In the conventional electret microphone, since the impedance conversion element 24 is placed in the rear compartment 28, there is a limit to how much size of the microphone can be reduced in a direction perpendicular to the diaphragm 16. In the electret microphone of this invention, however, the impedance conversion element 24 is housed in the side wall of the back electrode holder 19, so that the microphone can be reduced in size in the direction perpendicular to the diaphragm 16; namely the thickness of the microphone can be reduced by a dimension corresponding to the thickness of the impedance conversion element 24. As compared with a conventional electret microphone of equal bulk, therefore, the microphone of this invention is significantly smaller in thickness and the diameter of the diaphragm 16 is increased, whereby the microphone of the present invention provides excellent tone quality and stable sensitivity. Since the diameter of the diaphragm 16 is large, there is no particular need to make the spacer 17 thinner for enhancement of sensitivity, and the sensitivity becomes very stable and high; furthermore the various parts of the microphone need not be produced to tightly restricted dimensional tolerances and hence are easy to fabricate and assemble. Moreover, the present invention meets a recent demand for thin microphones which have a small length in the axial direction of the microphone capsule. The microphone of this invention is to thin that, for example, when attached to a tiepin, it does not greatly protrude and hence is neither a nuisance nor unsightly.
The directivity of the abovesaid microphone can be made unidirectional by an arrangement of the type shown, for example, in FIG. 6, in which parts corresponding to those in FIG. 1 are identical by the same reference numerals. The arrangement of FIG. 6 is identical with that of FIG. 1 except that the shield plate 22 has formed therein, for example, a plurality of sound holes 38 to permit the communication therethrough of the rear compartment 28 with the outside, and a damper cloth 39 is inserted in the rear compartment 28. When the damper cloth 39 is relatively thin, it may also be adhesively attached to the shield plate 22 in a manner to cover the sound holes 38. The damper cloth 39 may be non-woven fabric, porous urethane of excellent air-permeability, loosely woven, air-permeable felt or the like.
With an arrangement of the type depicted in FIG. 6, sounds reach the diaphragm 16 through the central hole 13 from the front of the microphone, and through the sound holes 38 and the ventilating holes 27 from the rear of the microphone. The sounds entering the microphone from the rear of the microphone are damped by the damper cloth 39 down to a suitable magnitude, thereby to provide the desired unidirectionality. In a thin microphone having a large-diameter diaphragm, the level of the low sound range does not drop and sounds are muffled in the microphone, resulting in degraded articulation in some cases; but a unidirectional microphone is free frm such a defect. Further, when used, for example, as an attachment to a tiepin, the unidirectional microphone of the present invention hardly catches surrounding sounds due to its unidirectionality and thin configuration.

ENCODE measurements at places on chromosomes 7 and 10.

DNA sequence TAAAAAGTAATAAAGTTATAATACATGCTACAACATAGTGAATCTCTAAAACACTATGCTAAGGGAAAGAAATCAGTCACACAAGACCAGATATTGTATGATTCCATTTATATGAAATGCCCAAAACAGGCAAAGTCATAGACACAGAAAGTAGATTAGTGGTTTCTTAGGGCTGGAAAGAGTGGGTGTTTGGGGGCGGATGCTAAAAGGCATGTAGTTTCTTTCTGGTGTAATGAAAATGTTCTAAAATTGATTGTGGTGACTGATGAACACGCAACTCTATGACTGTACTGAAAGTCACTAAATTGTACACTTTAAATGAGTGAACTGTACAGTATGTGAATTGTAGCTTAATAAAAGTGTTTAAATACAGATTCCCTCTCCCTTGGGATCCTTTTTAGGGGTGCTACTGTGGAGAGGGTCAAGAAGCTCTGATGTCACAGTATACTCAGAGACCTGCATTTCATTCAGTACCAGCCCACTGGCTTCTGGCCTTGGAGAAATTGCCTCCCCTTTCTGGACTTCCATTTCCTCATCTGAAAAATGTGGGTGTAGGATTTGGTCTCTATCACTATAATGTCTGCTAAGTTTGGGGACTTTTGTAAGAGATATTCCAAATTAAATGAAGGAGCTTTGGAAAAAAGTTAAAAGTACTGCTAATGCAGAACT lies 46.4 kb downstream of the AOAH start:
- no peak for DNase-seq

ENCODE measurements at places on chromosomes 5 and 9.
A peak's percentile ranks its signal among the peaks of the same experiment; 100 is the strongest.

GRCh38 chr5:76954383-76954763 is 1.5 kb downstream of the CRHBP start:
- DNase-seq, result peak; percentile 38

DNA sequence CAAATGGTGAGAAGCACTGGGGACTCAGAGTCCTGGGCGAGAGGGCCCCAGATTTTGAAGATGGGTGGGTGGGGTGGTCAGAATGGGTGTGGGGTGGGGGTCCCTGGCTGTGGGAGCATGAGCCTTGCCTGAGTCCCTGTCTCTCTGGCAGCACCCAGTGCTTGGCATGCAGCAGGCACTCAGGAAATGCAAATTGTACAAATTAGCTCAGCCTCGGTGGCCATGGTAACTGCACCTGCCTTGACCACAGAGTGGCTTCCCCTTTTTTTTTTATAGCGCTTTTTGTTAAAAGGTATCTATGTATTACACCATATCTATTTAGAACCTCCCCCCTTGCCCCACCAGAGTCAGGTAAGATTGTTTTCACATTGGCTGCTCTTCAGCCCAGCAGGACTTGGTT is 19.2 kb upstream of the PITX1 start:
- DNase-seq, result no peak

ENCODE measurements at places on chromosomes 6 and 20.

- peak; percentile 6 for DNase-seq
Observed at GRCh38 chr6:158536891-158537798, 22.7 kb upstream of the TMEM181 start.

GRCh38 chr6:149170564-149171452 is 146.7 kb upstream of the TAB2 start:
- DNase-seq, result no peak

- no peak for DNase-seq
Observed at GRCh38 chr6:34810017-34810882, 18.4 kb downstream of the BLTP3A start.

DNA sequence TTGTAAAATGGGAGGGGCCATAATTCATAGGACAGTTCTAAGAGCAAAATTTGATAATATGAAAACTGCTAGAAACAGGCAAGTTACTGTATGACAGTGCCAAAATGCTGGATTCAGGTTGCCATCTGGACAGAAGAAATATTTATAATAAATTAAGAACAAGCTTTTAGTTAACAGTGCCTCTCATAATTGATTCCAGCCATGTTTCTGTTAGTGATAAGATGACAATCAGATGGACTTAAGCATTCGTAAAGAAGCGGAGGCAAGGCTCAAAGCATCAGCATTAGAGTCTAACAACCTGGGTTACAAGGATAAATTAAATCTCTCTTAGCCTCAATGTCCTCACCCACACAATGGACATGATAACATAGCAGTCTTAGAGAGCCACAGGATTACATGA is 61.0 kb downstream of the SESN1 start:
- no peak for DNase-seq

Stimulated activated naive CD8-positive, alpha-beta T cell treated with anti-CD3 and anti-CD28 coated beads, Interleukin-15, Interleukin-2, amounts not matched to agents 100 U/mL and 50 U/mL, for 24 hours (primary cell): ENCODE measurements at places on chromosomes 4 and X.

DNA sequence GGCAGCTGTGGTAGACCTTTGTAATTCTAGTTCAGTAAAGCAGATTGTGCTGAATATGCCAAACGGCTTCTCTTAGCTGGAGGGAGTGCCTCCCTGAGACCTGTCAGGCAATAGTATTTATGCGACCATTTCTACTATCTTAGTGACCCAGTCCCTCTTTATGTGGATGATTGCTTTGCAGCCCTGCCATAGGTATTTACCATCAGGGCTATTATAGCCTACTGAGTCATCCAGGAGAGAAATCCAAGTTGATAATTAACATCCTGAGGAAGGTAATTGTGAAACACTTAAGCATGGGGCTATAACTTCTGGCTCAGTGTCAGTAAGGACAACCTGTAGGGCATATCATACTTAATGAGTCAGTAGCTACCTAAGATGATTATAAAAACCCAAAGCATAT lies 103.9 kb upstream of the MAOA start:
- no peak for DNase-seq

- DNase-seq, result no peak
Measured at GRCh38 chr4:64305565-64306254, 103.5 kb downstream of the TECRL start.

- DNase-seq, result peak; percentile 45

As illustrated in the modified form of the invention shown in FIG. 7 in which parts corresponding to those in FIG. 1 are identified by the same reference numerals, the air pressure in the capsule 11 can be kept equal to the outside air pressure at all times by interposing between the back electrode holder 19 and the shield plate 22 a ring-shaped cushion 21 which is air-permeable to an extent such as not to produce an acoustic influence. If the cushion 21 is made of an elastic material, then the capsule 11 and the shield plate 22 elastically contact one another so that, when the capsule 11 is staked, the internal structure is held stable. It is also possible to use a cushion which is not air-permeable but elastic, in which case the interior surface of the shield plate 22 is roughened to permit an air flow between the inside of the capsule 11 and the outside. Also it is possible to wrap the impedance conversion element 24 in an elastic sheet 41 such as, for example, a rubber sheet, and to fit the wrapped element 24 in the slot 25, thereby to prevent air leakage from the rear compartment 28 through the slot 25.